Widgets Magazine


Meatless Monday and the drought

From the NASA headline “One More Year of Water,” to timers in the Ujamaa showers where I now live, reminders of the drought in our state are everywhere. All around campus we are being told to do our part and find ways to reduce water consumption in our everyday activities. During the drought, it’s reasonable to expect people to help out by taking shorter showers, refraining from watering lawns, holding off on the car wash. But the reality is that these changes in habit only have a small impact on the state water system when the agricultural sector consumes about 80% of the water for human consumption in California. With a large portion of that water going to raising animals for food, Stanford students should be environmental pioneers during this drought and set a good example to other top universities by making a call for Meatless Mondays.

The drought has illuminated how wasteful it is to produce many products people love to eat. For example it takes 1,900 gallons of water produce a pound of almonds, so it is reasonable to ask people to stop eating almonds during the drought. However, people’s eating habits rarely are questioned during times of scarcity. Almonds are not the only crop guilty of consuming large quantities of water. Coffee and olive oil are also water guzzlers, but very few people have large amounts of coffee, olive oil or almonds at every meal, every day. The water it takes to grow crops for direct human consumption is low compared to the water it takes to raise animals for food. Since the meat industry consumes the most water in the agricultural sector, should people start eating less meat during because of the drought?

Although raising meat for human consumption is a more water-intensive process than growing crops for a plant-based diet, many people have chosen not to alter their eating habits in response to the extended California drought. This is evident even on the Stanford campus in a recent Daily article on student push back against Meatless Mondays in dining halls and houses around campus. While it is understandable that students don’t want reduced choice in the meal plans they are spending thousands of dollars on, Meatless Mondays may be the most effective way to quickly reduce water consumption on campus.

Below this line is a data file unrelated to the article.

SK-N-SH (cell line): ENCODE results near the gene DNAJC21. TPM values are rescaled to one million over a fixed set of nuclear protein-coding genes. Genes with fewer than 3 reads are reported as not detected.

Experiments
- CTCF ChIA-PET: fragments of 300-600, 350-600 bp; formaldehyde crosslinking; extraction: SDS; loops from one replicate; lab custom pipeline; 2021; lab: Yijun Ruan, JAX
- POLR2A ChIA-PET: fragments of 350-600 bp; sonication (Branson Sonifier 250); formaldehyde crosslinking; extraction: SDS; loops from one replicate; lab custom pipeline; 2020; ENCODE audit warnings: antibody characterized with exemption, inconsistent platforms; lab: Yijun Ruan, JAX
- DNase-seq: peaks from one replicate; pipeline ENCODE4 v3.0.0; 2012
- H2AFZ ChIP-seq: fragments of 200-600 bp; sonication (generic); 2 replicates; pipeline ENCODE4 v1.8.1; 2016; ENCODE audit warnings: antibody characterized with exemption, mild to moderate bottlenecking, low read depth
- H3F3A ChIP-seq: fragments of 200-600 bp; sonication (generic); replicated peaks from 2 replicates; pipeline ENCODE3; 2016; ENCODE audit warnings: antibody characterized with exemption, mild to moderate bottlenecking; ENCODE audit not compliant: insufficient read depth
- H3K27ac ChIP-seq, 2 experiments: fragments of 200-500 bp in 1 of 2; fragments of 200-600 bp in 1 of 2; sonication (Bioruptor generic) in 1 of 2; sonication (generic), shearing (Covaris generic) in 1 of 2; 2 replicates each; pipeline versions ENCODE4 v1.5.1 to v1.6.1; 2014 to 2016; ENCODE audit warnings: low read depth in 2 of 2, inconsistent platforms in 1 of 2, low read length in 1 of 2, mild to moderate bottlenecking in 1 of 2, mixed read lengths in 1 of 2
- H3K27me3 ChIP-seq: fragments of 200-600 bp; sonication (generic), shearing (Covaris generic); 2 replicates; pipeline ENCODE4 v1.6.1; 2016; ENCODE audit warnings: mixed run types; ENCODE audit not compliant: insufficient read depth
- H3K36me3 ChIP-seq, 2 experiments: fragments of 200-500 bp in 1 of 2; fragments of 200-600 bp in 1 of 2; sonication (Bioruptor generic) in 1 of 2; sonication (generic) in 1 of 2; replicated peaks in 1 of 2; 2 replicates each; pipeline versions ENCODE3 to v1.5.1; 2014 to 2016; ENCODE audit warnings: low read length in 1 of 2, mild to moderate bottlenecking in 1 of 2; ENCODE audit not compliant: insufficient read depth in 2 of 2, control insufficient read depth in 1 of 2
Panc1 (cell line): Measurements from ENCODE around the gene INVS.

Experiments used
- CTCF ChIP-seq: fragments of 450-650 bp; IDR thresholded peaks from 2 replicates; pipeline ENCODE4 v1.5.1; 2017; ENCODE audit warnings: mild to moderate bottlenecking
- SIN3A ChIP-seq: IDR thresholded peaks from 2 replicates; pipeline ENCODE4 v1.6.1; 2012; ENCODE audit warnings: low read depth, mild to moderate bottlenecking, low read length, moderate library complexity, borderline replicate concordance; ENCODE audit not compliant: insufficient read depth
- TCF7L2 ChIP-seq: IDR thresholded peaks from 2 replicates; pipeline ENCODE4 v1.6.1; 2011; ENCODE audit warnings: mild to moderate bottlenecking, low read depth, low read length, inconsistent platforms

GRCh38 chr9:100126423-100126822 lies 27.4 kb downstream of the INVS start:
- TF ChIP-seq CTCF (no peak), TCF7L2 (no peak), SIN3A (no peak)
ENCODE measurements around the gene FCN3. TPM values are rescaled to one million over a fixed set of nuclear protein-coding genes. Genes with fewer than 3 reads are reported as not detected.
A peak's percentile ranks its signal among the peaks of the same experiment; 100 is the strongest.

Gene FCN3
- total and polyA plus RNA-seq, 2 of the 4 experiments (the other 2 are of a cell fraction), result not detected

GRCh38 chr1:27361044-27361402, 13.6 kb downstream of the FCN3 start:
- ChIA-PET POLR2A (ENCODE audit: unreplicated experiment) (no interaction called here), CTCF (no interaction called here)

On average, it takes about 1,800 gallons of water to produce a pound of beef. And while chicken does much better at 500 gallons per pound, compared to pasta (200 gallons per pound) or tofu (300 gallons per pound), meat is a much less efficient use of water in the agricultural industry. With initiatives like Meatless Mondays, a large purchaser, like Stanford, could quickly reduce its water footprint .

Change on campus is possible without initiatives like Meatless Mondays. Many people are aware of the individual impact they can have on the drought and choose to reduce their meat consumption for the environmental benefits. Stanford purchases food in accordance to what is being consumed in the dining halls and could choose to order less meat if there is a decrease in meat demand from enough students. The decrease in demand would eventually be reflected in Stanford’s purchases, and Stanford’s water footprint would shrink. But the drought is happening now, and changing habits is urgent. By partnering with Stanford Dining, the Stanford community could have a positive impact faster.

By participating in Meatless Monday, Stanford would put pressure on its suppliers and reduce the demand for meat products. This would encourage meat suppliers to reduce their herds and, by extension, Stanford’s water impact on California. But the dining halls won’t do so without the support of the students. Meatless Mondays should be considered equivalent to taking a shorter shower — a necessary sacrifice during the state of emergency brought on by the drought. If California is going to reduce its water consumption by 25 percent, changing what types of foods are being produced and consumed must play a major role.